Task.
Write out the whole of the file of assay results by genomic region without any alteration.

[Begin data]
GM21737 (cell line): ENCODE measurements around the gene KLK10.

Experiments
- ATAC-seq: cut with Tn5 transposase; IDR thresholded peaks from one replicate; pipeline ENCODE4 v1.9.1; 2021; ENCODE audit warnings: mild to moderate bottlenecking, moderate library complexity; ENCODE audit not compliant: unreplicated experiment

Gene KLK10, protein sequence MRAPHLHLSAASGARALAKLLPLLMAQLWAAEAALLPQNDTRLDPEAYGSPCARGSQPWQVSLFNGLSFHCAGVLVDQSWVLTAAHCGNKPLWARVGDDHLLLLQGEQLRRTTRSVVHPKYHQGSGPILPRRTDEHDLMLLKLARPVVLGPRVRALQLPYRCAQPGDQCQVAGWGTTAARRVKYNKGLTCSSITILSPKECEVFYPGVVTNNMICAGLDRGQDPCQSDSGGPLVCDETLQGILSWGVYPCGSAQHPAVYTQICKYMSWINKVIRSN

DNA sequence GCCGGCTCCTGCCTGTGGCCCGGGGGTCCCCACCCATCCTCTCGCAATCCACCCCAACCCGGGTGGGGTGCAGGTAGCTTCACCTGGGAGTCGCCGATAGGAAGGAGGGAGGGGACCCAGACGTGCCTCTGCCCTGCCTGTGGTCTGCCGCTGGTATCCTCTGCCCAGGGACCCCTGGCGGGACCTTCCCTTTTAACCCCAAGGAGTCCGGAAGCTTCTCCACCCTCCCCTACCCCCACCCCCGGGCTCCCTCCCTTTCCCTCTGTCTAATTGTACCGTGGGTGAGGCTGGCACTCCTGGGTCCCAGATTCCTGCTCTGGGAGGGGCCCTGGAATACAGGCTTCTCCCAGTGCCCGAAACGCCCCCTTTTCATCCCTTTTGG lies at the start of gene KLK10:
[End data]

GM21737 (cell line): ENCODE measurements around the gene KLK10.

Experiments
- ATAC-seq: cut with Tn5 transposase; IDR thresholded peaks from one replicate; pipeline ENCODE4 v1.9.1; 2021; ENCODE audit warnings: mild to moderate bottlenecking, moderate library complexity; ENCODE audit not compliant: unreplicated experiment

Gene KLK10, protein sequence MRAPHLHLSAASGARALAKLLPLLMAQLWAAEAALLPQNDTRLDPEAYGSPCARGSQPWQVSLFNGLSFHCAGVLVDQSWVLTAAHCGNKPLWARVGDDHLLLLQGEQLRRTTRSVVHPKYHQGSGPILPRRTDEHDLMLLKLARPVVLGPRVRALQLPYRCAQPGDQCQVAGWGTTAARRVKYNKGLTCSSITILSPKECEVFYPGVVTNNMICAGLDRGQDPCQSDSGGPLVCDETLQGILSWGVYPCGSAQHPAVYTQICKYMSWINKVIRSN

DNA sequence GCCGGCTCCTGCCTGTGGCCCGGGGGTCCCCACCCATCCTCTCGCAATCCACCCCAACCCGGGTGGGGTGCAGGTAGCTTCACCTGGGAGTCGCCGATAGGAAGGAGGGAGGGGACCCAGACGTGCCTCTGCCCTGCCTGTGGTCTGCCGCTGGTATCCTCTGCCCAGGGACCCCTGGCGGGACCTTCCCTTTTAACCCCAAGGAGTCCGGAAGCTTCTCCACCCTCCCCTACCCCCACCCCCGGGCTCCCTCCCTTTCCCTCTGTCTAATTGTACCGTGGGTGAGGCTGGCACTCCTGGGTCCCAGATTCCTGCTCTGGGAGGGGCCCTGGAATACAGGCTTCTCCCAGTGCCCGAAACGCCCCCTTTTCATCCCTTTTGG lies at the start of gene KLK10: